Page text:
Wednesday, 23 November 2011

The Build-up to the Battle of Brunanburh, 937

Of all the battles fought between the English and the Scots, the one fought at Brunanburh had arguably the most important long term results of all. It was at this battle that the English established themselves as the masters of what is now England – and that control has never been seriously in doubt since.

In the century before this climactic battle the map of Britain had been altered dramatically by the repeated hammer blows of the Viking invasions. The Battle of Brunanburh was to set the scene for further changes which led to the formation of the kingdoms of England and Scotland much as they exist today.

The Scots and the Picts had become united under the Scots royal family through dynastic marriage and by the 930s, King Constantine of Scotland ruled a kingdom which stretched form the Moray Firth south to the Forth and west to Mull and Kintyre. The Pictish lands north of the Great Glen had been lost to Viking Earls, who ruled a largely Pictish population. Allied to the Scots, more often than not, was the Kingdom of Strathclyde. This kingdom was based on the old Romano-British Kingdom of Clyde which had held off the barbarians in the collapse of the Roman Empire and now stretched from the Clyde south to include what is now Cumbria.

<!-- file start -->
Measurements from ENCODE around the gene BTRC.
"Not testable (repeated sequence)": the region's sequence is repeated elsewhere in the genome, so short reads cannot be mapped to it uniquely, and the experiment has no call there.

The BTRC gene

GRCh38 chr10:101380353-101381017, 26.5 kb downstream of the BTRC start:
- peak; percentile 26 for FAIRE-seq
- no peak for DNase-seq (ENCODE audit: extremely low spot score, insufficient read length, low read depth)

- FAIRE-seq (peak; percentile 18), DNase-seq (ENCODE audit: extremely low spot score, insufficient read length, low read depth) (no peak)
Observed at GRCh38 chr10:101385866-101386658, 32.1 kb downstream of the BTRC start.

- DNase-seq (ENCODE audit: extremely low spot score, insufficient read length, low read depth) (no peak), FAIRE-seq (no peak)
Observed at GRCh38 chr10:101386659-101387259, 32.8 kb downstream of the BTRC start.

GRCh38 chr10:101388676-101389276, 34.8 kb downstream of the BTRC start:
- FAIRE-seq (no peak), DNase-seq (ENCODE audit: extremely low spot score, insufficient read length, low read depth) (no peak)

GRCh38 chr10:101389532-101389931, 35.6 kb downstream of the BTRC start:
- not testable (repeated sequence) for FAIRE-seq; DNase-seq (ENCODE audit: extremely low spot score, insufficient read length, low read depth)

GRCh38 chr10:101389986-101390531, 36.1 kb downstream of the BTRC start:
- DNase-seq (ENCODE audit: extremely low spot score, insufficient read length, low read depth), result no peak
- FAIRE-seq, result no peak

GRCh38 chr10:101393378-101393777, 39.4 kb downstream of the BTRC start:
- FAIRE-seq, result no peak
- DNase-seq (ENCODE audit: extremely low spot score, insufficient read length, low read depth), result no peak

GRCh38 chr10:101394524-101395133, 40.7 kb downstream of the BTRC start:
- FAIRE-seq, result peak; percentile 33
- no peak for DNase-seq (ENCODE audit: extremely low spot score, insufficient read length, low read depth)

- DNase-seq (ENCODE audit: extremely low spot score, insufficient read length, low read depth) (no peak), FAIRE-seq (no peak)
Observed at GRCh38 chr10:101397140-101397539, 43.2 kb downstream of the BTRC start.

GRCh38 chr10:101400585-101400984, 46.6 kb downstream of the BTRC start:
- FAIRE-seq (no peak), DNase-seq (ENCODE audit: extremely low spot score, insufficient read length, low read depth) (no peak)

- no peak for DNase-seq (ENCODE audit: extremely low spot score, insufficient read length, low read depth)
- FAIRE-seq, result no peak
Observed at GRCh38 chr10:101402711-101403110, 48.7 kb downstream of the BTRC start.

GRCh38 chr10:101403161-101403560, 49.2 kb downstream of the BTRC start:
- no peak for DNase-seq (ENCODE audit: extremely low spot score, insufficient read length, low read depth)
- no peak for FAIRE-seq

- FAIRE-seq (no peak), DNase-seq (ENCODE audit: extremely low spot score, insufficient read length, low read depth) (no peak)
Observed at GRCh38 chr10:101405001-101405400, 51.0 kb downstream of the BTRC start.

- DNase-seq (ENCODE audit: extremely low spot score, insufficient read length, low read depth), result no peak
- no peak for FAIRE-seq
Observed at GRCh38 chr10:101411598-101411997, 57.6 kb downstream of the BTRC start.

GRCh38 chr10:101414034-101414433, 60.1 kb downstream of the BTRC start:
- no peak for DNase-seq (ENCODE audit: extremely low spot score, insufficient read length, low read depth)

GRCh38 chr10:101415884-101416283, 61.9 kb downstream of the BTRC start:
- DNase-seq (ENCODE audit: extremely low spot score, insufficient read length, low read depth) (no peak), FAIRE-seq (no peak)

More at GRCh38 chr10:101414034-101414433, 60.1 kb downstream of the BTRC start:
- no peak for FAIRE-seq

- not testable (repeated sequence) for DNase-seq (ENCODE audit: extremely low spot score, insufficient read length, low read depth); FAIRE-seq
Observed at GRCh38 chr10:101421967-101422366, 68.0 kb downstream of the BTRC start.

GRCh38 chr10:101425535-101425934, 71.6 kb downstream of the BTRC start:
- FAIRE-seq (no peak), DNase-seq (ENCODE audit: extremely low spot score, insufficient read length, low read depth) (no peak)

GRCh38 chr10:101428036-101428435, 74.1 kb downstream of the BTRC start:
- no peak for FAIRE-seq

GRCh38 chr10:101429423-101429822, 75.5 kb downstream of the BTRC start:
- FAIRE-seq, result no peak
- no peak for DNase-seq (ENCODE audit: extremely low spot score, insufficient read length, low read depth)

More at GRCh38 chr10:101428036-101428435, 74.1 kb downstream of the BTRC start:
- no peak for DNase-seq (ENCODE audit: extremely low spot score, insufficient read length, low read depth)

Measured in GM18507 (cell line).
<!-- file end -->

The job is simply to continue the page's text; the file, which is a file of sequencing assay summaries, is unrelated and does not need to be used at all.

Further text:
The English kingdoms of Northumbria and East Anglia had been overrun by the Vikings, as had much of Mercia. Most of northern and eastern England had thus been conquered and most areas heavily settled by the Scandinavian invaders. Even the Kingdom of Wessex had been threatened in the 890s, but southern England had been saved by King Alfred the Great and his successors.

Wales, too, had suffered Viking invasion and settlement. The Welsh princes had, however, managed to avoid being conquered and Wales was in the 930s divided among a number of local princes. Ireland had seen widespread Viking settlement, especially around Dublin, but most of that island remained in the hands of its native Celtic dynasties.

All these lands, kingdoms and dynasties were to be dragged into the destructive battle at Brunanburh, a conflict which all contemporaries recognised as being not only the greatest battle fought in Britain, but also one with truly historic consequences.


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